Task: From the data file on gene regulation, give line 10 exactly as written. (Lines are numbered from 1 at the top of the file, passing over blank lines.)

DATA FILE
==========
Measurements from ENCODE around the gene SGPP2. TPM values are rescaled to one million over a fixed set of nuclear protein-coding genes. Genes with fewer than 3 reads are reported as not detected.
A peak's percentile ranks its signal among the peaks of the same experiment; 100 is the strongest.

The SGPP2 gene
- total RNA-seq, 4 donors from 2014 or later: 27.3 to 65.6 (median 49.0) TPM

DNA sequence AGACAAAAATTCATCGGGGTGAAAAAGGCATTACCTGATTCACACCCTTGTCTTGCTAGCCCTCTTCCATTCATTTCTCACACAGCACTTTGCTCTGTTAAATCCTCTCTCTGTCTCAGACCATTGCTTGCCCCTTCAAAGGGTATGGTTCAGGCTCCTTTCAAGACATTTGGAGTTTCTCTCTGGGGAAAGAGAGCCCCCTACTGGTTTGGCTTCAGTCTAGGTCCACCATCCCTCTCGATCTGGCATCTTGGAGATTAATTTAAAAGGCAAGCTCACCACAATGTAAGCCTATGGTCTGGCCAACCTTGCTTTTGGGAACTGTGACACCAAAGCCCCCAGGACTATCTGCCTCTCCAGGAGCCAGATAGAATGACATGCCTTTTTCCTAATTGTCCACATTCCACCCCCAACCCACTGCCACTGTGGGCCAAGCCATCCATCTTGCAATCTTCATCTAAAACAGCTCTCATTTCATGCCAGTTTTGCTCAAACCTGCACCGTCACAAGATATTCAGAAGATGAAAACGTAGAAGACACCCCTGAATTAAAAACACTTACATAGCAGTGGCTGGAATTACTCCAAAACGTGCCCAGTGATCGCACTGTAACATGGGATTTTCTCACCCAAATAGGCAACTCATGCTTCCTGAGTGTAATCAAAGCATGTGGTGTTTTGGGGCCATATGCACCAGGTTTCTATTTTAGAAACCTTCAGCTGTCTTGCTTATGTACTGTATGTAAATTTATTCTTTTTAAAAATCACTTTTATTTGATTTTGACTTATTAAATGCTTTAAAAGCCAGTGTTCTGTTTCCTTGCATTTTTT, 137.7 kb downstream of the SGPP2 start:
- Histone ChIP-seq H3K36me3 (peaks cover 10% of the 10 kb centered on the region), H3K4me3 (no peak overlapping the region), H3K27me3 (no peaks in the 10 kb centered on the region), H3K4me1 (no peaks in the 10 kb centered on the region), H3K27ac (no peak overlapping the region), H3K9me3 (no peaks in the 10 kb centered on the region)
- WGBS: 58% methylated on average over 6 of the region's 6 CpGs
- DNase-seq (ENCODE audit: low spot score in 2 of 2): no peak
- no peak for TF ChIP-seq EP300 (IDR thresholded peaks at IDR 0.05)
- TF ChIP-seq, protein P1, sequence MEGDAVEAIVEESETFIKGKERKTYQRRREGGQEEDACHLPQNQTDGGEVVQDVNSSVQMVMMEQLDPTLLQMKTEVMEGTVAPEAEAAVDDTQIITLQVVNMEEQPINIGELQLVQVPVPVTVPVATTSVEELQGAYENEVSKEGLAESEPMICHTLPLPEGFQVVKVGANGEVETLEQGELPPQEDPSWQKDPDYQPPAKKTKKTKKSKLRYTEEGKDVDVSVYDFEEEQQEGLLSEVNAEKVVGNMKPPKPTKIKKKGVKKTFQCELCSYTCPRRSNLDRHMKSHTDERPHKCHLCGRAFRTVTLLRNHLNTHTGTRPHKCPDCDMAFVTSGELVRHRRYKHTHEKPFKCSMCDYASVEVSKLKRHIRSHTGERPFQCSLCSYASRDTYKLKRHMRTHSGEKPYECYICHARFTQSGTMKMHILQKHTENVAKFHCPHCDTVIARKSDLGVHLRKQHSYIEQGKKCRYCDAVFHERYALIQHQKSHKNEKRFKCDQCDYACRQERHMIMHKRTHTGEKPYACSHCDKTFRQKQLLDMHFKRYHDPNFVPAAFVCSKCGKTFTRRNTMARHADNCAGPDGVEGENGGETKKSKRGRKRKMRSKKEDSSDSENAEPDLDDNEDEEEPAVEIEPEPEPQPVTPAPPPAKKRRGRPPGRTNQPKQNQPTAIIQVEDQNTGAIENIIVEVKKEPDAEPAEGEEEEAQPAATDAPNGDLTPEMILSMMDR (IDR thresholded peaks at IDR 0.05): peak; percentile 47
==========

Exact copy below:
- TF ChIP-seq, protein P1, sequence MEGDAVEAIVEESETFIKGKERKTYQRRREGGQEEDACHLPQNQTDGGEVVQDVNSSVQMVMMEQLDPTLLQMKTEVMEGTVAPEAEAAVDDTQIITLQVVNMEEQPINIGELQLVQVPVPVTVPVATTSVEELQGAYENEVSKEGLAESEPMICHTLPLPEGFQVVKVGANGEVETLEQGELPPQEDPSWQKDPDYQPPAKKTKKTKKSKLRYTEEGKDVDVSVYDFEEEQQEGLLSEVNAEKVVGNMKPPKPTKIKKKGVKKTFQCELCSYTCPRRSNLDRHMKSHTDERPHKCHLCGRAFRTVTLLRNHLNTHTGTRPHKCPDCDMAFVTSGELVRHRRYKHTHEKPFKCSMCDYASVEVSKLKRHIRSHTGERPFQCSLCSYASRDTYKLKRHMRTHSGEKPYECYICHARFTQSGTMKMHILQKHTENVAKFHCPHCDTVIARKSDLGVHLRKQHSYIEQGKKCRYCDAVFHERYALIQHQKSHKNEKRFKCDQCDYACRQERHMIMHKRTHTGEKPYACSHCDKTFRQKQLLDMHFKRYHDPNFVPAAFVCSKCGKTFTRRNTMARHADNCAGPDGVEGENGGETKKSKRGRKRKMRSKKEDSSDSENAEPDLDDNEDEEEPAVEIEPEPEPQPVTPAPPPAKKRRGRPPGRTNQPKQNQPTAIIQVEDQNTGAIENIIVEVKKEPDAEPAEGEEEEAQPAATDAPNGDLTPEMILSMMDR (IDR thresholded peaks at IDR 0.05): peak; percentile 47